Also, the dependency ratio – the ratio of those who need support because they do not earn income relative to workers – is worsening. The populations of most countries will go on rising for the next 25 years because the number of old will offset the number of young. But between 2045 and 2050, the global population will begin to decline.

The authors say this decline will lead to labor shortages and upwards pressure on wage rates, which will be reinforced if taxes on workers increase to pay for welfare for the ageing. That will fuel structurally higher inflation and higher nominal interest rates (but not necessarily real rates).

It will lead to employers increasing investment because labor will become more expensive. That will improve worker productivity, but it won’t be enough to counter the declines in the working age population.

The book doesn’t consider technology as a major factor in declining inflation rates in previous decades and they play down its potential role in future. To critics that mention Japan as an example for ageing populations not leading to inflation, Goodhart and Pradhan argue that Japan’ situation happened against the backdrop of China’s rise and that rise explains much of the low inflation that Japan has experienced since.

They also mention that immigration can help offset ageing populations in some countries. They say the issue of immigration is partly to blame for the rise of populist parties in recent years. The authors believe it’s also divisive because it pits mainstream economists, who largely welcome immigration, against the public, which wants it restricted.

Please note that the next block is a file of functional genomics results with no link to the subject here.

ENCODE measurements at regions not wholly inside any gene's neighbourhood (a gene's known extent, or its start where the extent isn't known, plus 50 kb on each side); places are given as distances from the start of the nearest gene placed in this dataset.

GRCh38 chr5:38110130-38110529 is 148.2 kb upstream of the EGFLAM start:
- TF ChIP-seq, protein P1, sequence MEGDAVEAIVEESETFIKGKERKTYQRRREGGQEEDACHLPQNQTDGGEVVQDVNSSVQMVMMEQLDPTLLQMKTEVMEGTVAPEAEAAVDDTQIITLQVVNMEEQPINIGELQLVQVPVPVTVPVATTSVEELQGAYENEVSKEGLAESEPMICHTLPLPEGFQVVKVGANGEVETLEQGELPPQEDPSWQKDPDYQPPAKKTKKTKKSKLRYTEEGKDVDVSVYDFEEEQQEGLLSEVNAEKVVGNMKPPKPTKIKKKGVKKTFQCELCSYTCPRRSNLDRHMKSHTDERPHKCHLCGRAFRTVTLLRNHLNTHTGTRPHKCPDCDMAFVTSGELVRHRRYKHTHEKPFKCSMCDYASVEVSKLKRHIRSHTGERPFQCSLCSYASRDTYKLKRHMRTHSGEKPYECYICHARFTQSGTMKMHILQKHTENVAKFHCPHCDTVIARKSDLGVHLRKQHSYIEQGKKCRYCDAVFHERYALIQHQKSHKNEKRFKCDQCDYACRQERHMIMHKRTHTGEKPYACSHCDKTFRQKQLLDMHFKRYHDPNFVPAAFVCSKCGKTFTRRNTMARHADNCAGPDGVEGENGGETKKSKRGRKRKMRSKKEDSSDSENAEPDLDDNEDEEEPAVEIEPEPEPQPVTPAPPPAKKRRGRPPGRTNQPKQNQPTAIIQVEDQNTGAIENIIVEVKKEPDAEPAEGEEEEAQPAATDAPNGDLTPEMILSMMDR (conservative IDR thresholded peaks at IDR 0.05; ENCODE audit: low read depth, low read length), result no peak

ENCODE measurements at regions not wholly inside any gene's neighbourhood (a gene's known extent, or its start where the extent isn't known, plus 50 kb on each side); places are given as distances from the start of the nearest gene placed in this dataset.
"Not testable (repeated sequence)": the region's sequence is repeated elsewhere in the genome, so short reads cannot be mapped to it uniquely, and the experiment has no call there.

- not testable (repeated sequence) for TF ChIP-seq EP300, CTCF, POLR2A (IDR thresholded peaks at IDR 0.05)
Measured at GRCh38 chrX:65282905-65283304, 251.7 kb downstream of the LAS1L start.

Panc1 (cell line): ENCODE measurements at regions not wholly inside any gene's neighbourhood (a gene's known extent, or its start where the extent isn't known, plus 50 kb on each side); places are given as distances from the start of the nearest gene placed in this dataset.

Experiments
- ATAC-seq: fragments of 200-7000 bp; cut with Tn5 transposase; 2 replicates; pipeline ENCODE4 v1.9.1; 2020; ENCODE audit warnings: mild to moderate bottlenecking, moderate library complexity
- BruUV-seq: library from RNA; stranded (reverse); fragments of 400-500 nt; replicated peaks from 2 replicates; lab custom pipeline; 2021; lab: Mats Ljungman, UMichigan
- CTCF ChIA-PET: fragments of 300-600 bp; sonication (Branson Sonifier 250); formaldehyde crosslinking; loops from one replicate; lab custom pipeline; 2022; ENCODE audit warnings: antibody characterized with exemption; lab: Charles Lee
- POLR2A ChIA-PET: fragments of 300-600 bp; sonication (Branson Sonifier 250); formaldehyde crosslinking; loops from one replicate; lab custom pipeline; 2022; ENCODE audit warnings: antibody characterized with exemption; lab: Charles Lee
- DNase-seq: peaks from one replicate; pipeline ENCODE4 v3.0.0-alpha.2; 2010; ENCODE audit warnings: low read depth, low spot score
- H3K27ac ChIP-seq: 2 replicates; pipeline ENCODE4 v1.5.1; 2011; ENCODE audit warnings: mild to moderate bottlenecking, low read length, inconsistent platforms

Impact on super and the Age Pension

As Australians live longer, it will also put enormous pressure on welfare budgets. Governments will need to raise money to pay the bills. And they’ll pick politically easy targets to achieve this.

For example, negative gearing is political dynamite, and the Federal Government will avoid tinkering with it unless forced too.

On the other hand, super and the pension are easier targets. This year, we saw the introduction of a new tax on super balances over $3 million. Given future pressure on budgets, further changes to super seem inevitable.

That isn’t to say that super isn’t a good vehicle to build wealth. It currently is. Though whether it remains the case is an open question. Making sure that you have diverse investments outside of super to fund your retirement would seem prudent.

As for the pension, it used to be seen as a ‘right’ but is now perceived as welfare. In recent years, the Government has tightened criteria for the pension. More tightening seems a given. In future, a generous pension is far from guaranteed.

All of this suggests that people need to think carefully about how to they best accumulate wealth to fund their retirements.